Art, Art History and Design, School of
Date of this Version
BLACK, WHITE, BROWN Aisha Shani Harrison, M.F.A University of Nebraska, 2010
Adviser: Gail Kendall
I address emotions and perceptions that are complex and multifaceted. My goal is for the work to communicate these emotions in a way that makes them accessible to others. Most people have felt disconnected, longing, anticipation, relief, anger, frustration and have experienced internal conflict. While this work touches on these emotions, there is, because of who I am, a set of questions I am asking regarding racial identity.
This autobiographical work is a series of ceramic figures that are engaged with symbolic objects which together form allegorical narratives. The scenarios address how I see myself and feelings I experience when interacting with others. The figures are fairly realistic female figures based on my body. With this gesture that encompasses openness and vulnerability, I intend to bring out the individual humanity in the figures rather than create a generalized human form. The figures are various shades of brown that reflect brown skin tones. I address skin color because it is an integral part of my body and identity. I have been taught in school to try to be colorblind but have realized that the idea of colorblindness glosses over rich cultural heritages, the effects of history and it denies the existence of racism in society today.
The figures are smaller than life sized and unclothed. Clothing would add an unnecessary layer of information. Their nakedness, sizes and postures make them vulnerable. This underscores the vulnerability that I allude to by using my body, emotions, and experiences to make this work. The figures however, reveal no self-consciousness about this vulnerability. Instead, they are empowered, actively interacting with their circumstances. In Connect, for example, the naked figure is bent at the waist and has her rear towards the viewer. The center of the figure’s forehead connects to the large abstracted hair that extends up the wall. The viewer is given only the profile of her face, letting them imagine the emotion of the figure based on other cues and their own interpretation.
As a member of many non-dominant groups, I am constantly made aware of the dynamics of power that surround me. I investigate this hierarchy in my work by shifting the interplay of power between the figure and its circumstances, the figure and the viewer, and the viewer and the circumstances. I achieve this through scale, nakedness, areas of focus of the figures, and realism. In Served, for example, I examine the power dynamics between the two figures as well as the role of the viewer in the situation. One figure is naked and the size of a child but has the body of a full-grown woman. She is focused on getting the other half of her hair from a white square plate on the table. The other figure, less rendered and clothed, is holding up the table as a table leg. The white table and the plate are standard dining-room sized, indicating that the scale of the piece is the same as the scale of the viewer. These factors can lead to questions such as, “who is the Server and what is being served?”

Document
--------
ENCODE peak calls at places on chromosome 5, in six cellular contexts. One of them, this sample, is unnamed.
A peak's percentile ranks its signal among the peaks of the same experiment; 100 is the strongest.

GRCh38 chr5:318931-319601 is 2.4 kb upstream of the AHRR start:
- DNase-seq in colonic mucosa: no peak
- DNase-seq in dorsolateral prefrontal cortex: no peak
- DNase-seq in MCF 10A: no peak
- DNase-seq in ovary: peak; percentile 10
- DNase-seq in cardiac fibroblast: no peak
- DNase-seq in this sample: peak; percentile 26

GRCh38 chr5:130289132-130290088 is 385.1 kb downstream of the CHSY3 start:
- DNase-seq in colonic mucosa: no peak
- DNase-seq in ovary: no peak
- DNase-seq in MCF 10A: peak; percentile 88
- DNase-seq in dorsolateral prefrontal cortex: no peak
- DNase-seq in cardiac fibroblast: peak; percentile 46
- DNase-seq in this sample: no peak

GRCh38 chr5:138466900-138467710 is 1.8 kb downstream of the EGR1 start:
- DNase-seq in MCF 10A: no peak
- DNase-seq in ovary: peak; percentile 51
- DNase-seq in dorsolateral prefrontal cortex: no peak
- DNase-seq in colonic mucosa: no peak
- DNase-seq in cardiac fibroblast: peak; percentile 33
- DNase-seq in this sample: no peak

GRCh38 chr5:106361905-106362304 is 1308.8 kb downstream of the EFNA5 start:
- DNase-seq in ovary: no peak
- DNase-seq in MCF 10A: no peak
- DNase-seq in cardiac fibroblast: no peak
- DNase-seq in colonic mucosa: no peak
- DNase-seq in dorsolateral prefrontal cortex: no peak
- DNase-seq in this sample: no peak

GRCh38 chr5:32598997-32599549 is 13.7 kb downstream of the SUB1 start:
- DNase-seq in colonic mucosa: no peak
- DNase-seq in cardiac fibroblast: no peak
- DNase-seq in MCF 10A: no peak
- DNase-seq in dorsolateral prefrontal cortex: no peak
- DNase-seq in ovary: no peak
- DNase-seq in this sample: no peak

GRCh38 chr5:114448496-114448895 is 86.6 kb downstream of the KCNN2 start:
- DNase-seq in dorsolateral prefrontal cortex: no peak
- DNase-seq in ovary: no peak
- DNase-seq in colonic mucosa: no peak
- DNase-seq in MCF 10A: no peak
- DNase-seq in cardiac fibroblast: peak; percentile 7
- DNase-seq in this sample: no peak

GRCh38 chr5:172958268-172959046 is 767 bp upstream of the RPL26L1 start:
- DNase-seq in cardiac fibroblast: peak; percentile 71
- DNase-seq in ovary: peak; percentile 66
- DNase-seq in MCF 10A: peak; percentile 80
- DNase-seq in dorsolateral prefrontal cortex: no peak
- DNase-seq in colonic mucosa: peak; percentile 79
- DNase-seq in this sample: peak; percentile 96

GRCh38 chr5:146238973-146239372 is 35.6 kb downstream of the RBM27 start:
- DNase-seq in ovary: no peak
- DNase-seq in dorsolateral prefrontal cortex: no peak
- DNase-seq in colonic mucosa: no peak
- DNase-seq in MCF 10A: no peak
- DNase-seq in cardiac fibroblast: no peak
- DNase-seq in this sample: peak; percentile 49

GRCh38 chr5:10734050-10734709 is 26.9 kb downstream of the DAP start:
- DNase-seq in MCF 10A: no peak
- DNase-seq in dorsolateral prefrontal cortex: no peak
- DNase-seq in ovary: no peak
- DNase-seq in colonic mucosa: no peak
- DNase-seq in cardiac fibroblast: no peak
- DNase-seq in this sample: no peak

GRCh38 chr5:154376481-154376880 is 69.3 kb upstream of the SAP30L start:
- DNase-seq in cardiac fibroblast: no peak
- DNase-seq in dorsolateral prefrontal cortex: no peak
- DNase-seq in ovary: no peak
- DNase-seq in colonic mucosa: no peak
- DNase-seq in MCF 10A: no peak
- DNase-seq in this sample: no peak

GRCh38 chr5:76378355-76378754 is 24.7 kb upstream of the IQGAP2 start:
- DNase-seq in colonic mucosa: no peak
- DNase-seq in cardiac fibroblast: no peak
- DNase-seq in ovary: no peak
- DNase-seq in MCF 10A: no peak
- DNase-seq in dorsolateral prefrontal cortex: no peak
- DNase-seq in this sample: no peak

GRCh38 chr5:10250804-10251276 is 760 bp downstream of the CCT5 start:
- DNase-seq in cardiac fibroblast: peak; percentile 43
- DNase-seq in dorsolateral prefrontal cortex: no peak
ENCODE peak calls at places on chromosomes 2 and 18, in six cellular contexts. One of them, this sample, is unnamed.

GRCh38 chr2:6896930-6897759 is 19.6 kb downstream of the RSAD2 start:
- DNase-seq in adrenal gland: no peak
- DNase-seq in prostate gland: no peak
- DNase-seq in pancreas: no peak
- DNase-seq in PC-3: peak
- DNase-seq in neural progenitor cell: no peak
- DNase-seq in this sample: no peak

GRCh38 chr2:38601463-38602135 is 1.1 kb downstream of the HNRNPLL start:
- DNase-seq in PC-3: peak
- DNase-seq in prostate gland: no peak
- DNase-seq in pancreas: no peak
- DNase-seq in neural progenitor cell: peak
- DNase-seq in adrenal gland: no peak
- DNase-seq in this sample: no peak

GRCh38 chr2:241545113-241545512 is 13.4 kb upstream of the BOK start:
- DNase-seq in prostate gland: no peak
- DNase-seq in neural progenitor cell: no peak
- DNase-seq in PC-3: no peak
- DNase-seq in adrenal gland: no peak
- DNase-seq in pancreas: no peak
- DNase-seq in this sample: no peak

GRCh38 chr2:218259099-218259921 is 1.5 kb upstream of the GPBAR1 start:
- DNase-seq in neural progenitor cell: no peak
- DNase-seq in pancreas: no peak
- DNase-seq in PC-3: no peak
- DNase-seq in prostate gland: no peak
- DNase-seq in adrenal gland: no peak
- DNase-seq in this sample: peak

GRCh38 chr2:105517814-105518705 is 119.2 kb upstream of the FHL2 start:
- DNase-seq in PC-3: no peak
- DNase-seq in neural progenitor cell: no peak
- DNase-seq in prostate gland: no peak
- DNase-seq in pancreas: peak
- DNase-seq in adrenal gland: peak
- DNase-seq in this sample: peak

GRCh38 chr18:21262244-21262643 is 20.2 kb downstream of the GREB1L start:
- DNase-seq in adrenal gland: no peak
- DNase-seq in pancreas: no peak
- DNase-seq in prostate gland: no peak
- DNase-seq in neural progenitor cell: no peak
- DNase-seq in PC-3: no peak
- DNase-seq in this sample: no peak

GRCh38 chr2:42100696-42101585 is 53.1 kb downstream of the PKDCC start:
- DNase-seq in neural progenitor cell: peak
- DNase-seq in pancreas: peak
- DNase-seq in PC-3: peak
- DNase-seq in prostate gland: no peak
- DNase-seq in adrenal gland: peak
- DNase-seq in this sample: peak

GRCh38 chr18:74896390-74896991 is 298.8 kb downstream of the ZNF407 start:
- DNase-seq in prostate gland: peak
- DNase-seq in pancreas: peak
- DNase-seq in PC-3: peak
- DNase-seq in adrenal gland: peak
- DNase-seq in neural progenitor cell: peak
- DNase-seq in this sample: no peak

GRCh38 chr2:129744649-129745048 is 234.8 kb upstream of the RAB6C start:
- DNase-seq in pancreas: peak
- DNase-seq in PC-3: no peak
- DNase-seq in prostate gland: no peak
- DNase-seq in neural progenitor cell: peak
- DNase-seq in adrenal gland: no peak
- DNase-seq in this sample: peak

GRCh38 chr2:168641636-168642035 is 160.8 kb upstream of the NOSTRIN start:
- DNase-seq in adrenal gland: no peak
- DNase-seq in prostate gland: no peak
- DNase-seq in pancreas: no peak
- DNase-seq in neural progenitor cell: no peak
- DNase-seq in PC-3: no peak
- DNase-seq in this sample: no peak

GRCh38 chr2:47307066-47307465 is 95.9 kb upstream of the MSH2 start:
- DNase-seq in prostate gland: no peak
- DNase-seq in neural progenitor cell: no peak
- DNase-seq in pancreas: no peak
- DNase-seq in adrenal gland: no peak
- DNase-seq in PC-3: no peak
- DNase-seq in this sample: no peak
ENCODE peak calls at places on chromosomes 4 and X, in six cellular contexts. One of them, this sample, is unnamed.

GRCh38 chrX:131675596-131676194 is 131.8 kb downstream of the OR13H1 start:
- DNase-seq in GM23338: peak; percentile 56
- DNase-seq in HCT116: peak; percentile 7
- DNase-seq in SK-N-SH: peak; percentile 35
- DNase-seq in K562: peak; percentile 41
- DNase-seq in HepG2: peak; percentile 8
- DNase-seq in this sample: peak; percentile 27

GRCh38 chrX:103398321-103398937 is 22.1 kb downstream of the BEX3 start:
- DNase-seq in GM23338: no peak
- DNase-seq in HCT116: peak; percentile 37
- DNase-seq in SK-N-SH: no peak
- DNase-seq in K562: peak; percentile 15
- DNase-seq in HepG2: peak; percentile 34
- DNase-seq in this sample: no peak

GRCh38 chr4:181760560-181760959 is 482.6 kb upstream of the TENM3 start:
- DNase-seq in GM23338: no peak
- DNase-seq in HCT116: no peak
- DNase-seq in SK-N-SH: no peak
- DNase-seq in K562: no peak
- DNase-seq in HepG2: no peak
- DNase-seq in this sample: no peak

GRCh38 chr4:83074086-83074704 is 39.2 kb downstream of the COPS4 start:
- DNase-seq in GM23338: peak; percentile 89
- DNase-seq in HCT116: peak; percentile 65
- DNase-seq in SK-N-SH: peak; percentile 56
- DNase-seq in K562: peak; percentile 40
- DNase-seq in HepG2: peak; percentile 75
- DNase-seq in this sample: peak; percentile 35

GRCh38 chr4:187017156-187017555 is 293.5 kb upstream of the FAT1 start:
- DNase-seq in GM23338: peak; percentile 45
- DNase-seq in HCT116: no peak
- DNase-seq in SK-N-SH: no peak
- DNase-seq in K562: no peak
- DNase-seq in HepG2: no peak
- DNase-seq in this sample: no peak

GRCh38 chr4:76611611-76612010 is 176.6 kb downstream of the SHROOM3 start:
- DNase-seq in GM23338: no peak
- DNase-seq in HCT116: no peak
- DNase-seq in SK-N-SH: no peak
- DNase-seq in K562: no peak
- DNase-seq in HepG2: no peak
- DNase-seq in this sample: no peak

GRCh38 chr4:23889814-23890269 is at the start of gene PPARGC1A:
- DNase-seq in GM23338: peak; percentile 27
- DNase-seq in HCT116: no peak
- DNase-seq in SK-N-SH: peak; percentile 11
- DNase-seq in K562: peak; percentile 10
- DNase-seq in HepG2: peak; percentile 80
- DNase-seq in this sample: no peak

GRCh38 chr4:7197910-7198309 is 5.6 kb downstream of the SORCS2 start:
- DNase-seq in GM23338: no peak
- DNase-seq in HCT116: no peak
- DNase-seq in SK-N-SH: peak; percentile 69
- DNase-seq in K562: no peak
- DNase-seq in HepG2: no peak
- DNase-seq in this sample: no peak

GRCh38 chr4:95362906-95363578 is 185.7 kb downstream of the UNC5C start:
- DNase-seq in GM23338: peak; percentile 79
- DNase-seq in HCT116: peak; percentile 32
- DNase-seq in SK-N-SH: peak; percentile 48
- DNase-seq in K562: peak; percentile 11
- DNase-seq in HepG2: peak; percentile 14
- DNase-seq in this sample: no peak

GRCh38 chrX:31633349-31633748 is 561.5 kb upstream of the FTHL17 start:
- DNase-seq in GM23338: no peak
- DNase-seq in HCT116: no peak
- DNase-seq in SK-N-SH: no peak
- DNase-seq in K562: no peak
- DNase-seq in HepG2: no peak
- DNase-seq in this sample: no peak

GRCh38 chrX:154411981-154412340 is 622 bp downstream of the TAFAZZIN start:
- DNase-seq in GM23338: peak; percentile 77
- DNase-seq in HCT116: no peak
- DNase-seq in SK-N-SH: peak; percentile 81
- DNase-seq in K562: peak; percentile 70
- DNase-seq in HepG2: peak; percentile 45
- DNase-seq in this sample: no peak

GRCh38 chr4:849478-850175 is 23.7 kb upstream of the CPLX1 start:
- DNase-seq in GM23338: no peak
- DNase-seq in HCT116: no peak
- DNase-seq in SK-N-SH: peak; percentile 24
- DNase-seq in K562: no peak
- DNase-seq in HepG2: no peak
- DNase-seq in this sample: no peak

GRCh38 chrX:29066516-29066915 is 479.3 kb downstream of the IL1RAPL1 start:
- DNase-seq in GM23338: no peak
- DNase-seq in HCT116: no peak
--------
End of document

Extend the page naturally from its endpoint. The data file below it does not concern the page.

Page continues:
The symbols I use, like white, black and hair, are common. The symbolism of hair is based on its physical consistency and style. It signals social status, identity, ethnicity, desire, beauty, sanity, and gender among many other things. The colors black and white are used to describe oppositional sides, night and day, good and evil. They are also used to describe skin color. My goal is to illuminate and problematize this black and white dichotomy. In the piece Black, White, Brown, large black and white panels flank the hollow, brown, vertically split figure that is facing itself. The placement of the figure in relation to the panels indicates that the panels play a supportive role for each half of the figure. While the panels appear to be black and white from a distance, up close, there is visual depth achieved by the layering of black and white paint over colorful imagery. From one direction the panels are all black, and from the other, all white. From the center, white and black face each other.
I am drawn to clay as my primary material for making the figures because in its wet state, it moves and responds like human flesh. Once it is fired is contains the warmth and variety of skin as well as the record of touch. Because the figures are hollow, I think about them as the shell of a person. In the act of hollowing, I am physically scooping out the insides of the figures and then presenting those insides (emotions and thoughts) as symbolic circumstances outside the figure. In this way, I feel that the materials and content have merged.
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Connect view 1
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Connect view 2
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Connect view 3
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Served view 1
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Served view 2
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Served view 3
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Black, White, Brown view 1
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Black, White, Brown view 2
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Black, White, Brown view 3
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Black, White, Brown view 4
BLACK, WHITE, BROWN by Aisha Shani Harrison A THESIS Presented to the Faculty of The Graduate College at the University of Nebraska In Partial Fulfillment of Requirements For the Degree of Master of Fine Arts Major: Art Under the Supervision of Professor Gail Kendall Lincoln, Nebraska April, 2010 Copyright 2010 Aisha S. Harrison